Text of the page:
Take the 2-minute tour ×
Stack Overflow is a question and answer site for professional and enthusiast programmers. It's 100% free, no registration required.

My code is as follows:

std::cin >> str;
for ( char c : str )
    if ( c == 'b' ) vector.push_back(i) //while i is the index of c in str

Is this doable? Or I will have to go with the old-school for loop?

share|improve this question
@MarkGarcia Meaning? I think it runs, but I'm missing the method to get i in the loop. –  Shane Hsu Mar 1 '13 at 2:20
@chris I edited the code to make it mean something. It's stupid to just push 0...n to vector. I have an conditional expression. –  Shane Hsu Mar 1 '13 at 2:22
Almost the same: stackoverflow.com/questions/10962290/… –  jogojapan Mar 1 '13 at 2:50

6 Answers 6

up vote 4 down vote accepted

Assuming str is a std::string or other object with contiguous storage:

std::cin >> str;
for (char& c : str)
    if (c == 'b') v.push_back(&c - &str[0]);
share|improve this answer
Nice! I was thinking that vectors can use something like it - vector.begin(), and you solved my problem! Thanks! –  Shane Hsu Mar 1 '13 at 3:28

Maybe it's enough to have a variable i?

unsigned i = 0;
for ( char c : str ) {
  if ( c == 'b' ) vector.push_back(i);

That way you don't have to change the range-based loop.

share|improve this answer
It's a solution, but it's not elegant. Also, I think it will be pointless as it's implementing traditional for loop in a range-based one. –  Shane Hsu Mar 1 '13 at 2:31
Maybe it's not elegant, but it's the baseline wrt complexity, readability, overhead, etc. for all other upcoming solutions/work-arounds. –  Daniel Frey Mar 1 '13 at 2:34
Sure. But I really think there should be a constant index in C++ Range-Based for loop. –  Shane Hsu Mar 1 '13 at 2:42
You asked about the current language status, where something like index does not exist. Whether and how the language could be extended is a different question and does not belong here. –  Daniel Frey Mar 1 '13 at 2:45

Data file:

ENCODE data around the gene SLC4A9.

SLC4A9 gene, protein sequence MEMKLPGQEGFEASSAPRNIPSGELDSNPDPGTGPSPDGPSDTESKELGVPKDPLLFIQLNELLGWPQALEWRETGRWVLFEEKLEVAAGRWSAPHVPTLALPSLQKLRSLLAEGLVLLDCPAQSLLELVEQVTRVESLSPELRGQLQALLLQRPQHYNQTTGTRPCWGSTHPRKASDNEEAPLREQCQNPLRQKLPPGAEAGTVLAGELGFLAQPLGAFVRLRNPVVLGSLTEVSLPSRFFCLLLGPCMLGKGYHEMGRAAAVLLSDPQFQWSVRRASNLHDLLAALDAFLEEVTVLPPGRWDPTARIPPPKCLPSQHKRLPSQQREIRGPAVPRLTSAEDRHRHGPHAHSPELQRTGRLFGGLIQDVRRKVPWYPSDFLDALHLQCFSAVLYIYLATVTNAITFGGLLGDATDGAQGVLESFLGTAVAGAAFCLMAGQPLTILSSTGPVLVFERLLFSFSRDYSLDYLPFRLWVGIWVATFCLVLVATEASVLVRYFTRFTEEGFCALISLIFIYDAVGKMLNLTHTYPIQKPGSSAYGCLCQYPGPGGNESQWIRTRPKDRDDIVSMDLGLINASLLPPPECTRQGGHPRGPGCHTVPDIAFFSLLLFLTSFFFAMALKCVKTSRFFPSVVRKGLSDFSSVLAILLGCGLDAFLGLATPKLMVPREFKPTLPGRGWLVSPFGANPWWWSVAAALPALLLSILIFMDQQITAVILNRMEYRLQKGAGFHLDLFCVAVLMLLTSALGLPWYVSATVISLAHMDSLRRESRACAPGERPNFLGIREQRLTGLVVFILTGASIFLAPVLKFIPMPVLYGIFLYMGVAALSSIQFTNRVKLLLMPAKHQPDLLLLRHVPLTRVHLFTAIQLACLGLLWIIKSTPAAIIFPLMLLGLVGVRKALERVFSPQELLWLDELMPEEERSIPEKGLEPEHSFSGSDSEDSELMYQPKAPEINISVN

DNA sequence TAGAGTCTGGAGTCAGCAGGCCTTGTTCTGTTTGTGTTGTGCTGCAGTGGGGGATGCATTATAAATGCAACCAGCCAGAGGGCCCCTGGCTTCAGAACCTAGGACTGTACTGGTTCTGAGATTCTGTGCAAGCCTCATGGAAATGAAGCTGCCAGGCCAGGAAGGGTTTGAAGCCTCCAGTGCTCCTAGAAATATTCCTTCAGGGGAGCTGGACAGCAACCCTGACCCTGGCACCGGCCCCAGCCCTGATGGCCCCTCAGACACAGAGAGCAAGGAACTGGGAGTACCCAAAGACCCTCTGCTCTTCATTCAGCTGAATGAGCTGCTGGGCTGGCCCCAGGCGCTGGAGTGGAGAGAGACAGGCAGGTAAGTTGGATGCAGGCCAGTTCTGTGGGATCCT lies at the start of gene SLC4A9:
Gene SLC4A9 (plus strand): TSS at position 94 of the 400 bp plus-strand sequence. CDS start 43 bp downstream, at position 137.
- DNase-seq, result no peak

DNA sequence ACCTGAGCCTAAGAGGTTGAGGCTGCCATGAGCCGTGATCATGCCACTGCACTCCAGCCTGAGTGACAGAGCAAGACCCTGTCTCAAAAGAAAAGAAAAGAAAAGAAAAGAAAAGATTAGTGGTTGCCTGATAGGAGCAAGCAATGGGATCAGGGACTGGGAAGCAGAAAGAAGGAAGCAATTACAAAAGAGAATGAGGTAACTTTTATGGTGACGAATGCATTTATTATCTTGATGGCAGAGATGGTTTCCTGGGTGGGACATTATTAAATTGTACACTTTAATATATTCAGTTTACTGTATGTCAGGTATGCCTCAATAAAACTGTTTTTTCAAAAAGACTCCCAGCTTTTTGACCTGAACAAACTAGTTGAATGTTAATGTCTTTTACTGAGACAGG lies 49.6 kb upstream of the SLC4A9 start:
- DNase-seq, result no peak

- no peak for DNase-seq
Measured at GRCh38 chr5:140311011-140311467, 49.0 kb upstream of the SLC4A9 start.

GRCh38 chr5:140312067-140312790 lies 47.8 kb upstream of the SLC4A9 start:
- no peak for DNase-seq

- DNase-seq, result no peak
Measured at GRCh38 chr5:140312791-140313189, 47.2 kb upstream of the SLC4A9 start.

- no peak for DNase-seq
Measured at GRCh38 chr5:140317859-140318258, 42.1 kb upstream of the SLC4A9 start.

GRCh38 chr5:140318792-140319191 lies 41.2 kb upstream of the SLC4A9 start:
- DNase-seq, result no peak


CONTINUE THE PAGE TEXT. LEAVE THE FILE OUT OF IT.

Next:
You can use lambdas in c++11:

#include <iostream>
#include <vector>
#include <string>
#include <algorithm>
#include <iterator>

using namespace std;

int main() {
    std::string str;
    std::vector<char> v;
    auto inserter = std::back_insert_iterator<decltype(v)>(v);

    std::cin >> str;
    //If you don't want to read from input
    //str = "aaaaabcdecccccddddbb";

    std::copy_if(str.begin(), str.end(), inserter, [](const char c){return c == 'b';});


    std::cout << "Done" << std::endl;

share|improve this answer
It sure seems complicated, but it's definitely worth learning! Thank! I will look into it. –  Shane Hsu Mar 1 '13 at 2:39

The range loop will not give you the index. It is meant to abstract away such concepts, and just let you iterate through the collection.

share|improve this answer

What you are describing is known as an 'each with index' operation in other languages. Doing some quick googling, it seems that other than the 'old-school for loop', you have some rather complicated solutions involving C++0x lambas or possibly some Boost provided gems.

EDIT: As an example, see this question

share|improve this answer

If you want a loop body in one line:

{int i = -1; for (char& c : str) {++i;
    if (c == 'b') vector.push_back(i);

The extra curly braces make sure that i will not be initialized in global scope.

share|improve this answer

Your Answer


By posting your answer, you agree to the privacy policy and terms of service.

Not the answer you're looking for? Browse other questions tagged or ask your own question.